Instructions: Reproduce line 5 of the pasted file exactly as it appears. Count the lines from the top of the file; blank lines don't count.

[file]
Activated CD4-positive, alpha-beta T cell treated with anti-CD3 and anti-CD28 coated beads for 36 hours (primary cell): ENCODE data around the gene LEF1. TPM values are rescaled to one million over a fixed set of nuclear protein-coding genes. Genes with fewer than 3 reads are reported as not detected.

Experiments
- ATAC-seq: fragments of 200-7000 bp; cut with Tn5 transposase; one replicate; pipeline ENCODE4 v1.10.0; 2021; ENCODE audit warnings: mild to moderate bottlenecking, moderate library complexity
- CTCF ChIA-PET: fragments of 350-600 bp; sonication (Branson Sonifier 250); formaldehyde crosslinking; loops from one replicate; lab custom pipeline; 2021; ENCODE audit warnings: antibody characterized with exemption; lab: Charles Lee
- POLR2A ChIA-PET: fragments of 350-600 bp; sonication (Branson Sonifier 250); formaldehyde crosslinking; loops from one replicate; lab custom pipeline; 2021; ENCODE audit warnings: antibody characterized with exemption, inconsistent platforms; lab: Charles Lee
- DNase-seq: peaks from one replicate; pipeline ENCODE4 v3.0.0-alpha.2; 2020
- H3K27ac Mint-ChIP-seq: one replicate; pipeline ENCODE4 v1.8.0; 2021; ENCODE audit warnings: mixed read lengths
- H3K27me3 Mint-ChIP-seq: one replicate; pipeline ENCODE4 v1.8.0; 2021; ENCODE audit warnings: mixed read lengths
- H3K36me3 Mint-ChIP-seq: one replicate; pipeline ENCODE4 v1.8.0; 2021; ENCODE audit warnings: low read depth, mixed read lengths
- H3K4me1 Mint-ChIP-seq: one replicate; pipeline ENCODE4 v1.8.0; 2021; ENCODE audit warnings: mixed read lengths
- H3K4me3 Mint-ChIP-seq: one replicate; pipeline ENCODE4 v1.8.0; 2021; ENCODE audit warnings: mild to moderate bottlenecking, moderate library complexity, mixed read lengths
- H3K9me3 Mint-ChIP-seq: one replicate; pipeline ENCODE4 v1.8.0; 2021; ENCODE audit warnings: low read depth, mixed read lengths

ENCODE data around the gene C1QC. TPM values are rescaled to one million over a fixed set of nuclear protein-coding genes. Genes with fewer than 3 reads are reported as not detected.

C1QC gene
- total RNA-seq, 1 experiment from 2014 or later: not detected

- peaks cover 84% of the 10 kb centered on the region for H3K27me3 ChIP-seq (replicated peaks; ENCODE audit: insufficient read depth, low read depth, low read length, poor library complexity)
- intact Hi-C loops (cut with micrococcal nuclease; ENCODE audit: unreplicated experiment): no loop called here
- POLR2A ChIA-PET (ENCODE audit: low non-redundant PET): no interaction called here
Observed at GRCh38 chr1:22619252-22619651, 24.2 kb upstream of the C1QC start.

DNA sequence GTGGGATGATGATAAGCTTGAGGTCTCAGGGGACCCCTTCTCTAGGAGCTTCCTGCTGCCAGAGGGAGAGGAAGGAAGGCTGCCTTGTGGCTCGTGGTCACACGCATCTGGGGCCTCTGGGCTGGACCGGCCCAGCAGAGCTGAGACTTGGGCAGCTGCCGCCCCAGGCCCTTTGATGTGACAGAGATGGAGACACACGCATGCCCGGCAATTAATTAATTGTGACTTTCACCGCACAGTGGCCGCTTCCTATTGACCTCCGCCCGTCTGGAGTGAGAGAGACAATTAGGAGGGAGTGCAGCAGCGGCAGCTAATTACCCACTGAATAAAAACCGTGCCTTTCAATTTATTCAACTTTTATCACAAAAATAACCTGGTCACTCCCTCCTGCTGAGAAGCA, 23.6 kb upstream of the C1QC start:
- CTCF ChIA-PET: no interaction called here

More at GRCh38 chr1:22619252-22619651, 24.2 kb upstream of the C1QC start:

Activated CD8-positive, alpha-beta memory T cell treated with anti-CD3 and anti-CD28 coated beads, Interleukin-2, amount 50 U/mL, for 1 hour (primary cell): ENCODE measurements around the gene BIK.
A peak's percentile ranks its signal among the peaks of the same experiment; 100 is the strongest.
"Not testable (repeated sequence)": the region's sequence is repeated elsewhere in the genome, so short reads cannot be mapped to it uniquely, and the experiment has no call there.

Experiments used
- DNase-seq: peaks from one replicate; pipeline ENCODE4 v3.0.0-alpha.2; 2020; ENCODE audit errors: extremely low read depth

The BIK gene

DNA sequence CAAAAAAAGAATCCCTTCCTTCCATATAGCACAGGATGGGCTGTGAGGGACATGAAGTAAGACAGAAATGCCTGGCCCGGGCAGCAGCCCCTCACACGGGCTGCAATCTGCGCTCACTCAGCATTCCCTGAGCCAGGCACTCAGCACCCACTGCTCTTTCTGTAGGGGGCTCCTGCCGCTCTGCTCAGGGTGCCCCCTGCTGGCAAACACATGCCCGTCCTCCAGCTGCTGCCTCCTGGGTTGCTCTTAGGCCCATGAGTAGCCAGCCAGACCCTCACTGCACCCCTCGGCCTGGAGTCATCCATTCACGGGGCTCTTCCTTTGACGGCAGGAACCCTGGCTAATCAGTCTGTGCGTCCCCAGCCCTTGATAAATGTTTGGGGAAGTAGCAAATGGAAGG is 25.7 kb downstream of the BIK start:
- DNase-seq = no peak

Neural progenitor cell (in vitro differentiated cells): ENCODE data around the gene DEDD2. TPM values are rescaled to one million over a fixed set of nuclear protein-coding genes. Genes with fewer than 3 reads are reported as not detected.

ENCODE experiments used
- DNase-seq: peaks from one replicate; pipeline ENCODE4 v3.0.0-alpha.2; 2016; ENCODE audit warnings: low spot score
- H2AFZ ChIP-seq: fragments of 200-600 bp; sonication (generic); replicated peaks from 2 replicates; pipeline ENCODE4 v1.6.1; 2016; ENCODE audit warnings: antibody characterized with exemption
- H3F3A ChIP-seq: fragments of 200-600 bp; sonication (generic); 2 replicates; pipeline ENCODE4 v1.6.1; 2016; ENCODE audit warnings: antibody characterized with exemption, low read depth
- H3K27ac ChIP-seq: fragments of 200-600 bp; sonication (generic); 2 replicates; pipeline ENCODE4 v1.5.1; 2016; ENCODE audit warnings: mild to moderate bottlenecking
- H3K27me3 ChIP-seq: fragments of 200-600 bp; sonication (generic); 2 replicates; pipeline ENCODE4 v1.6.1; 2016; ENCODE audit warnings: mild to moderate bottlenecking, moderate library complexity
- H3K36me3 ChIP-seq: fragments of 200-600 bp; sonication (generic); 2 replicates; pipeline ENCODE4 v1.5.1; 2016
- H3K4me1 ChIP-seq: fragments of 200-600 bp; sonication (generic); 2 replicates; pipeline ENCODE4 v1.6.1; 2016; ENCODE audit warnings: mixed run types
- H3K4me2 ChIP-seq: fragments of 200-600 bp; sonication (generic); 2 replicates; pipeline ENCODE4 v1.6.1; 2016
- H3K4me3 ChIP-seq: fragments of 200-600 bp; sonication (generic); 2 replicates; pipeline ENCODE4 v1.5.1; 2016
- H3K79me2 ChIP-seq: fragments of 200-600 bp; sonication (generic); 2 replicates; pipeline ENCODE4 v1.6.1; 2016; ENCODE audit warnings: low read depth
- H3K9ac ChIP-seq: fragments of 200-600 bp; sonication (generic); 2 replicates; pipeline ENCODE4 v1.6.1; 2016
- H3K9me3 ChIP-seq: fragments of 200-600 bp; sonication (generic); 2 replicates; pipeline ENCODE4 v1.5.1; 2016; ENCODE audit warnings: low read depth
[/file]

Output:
- POLR2A ChIA-PET: fragments of 350-600 bp; sonication (Branson Sonifier 250); formaldehyde crosslinking; loops from one replicate; lab custom pipeline; 2021; ENCODE audit warnings: antibody characterized with exemption, inconsistent platforms; lab: Charles Lee